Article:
You are exactly correct in that within a couple/few yards you get one large hole. The difference comes with the terminal ballistics. Those 9, 12 or 15 00/000 pellets will fan out upon entry into the animal, each perusing modestly different paths, and cause more damage than a single slug or bullet path. I’ve never necropsies a shot cat but I base this on what I have seen in human torsos in my capacity as a forensic pathologist and in boar hogs as a hunter. With the advent of tungsten buck shot, even the valid concern regarding the penetration (as opposed to a bullet or slug) of the individual shot balls has been obviated.I feel some of the desire to use a shotgun comes from the idea that you have a wider margin of error because of the spread of the pellets at the distance of expected use, that is the same thinking that people use to justify a shotgun in a close quarters scenario for defense. A shotgun at 10 feet, or whatever range you envision your encounter with a cat charge, is the same as a rifle shot. They make one hole or something VERY close to one hole. You still have to have precision in your shooting, and after 1000s of rounds of shotgun practice, I am still less precise with a shotgun than a rifle.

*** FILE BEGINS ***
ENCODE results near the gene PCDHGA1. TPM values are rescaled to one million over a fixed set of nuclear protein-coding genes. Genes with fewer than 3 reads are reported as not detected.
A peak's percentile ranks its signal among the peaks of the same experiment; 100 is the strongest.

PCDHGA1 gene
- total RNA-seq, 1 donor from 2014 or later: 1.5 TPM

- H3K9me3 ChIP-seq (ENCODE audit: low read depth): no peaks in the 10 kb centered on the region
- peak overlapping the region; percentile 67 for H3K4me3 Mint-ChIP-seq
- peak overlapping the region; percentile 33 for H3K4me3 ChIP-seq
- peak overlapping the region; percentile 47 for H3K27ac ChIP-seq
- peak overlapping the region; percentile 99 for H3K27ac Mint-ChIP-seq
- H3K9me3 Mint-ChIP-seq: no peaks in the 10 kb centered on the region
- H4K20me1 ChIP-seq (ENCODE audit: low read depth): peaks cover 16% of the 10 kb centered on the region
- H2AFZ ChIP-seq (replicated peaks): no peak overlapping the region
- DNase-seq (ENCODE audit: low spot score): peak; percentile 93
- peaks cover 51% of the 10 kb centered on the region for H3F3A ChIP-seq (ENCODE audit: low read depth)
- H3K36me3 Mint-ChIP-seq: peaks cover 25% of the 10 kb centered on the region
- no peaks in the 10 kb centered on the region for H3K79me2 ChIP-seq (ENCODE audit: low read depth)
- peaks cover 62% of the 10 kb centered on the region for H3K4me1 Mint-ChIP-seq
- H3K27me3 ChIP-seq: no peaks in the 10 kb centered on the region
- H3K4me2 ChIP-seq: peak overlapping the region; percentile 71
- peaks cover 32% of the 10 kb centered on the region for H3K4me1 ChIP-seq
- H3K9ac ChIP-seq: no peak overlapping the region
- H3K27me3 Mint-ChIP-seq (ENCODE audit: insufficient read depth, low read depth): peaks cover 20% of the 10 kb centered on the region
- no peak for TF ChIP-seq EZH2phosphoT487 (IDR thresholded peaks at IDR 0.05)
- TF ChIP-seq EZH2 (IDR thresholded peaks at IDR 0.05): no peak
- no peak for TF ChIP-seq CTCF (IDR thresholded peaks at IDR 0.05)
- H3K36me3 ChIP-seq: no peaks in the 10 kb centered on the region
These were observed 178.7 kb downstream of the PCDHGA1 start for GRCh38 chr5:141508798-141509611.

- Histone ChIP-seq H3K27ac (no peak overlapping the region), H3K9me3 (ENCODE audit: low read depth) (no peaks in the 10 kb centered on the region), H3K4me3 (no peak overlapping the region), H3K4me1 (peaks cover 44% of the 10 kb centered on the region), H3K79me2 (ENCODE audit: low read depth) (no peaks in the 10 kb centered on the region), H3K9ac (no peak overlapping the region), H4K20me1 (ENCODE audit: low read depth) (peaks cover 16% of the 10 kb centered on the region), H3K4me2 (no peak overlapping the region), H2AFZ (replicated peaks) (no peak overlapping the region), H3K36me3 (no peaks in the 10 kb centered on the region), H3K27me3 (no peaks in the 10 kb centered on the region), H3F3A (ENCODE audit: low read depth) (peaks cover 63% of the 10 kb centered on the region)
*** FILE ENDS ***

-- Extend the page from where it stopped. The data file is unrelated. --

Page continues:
I have never had to make a shot on a charging cat, and I hope that trend continues for the rest of my life, but if it doesn't, I want to have a rifle with a red dot.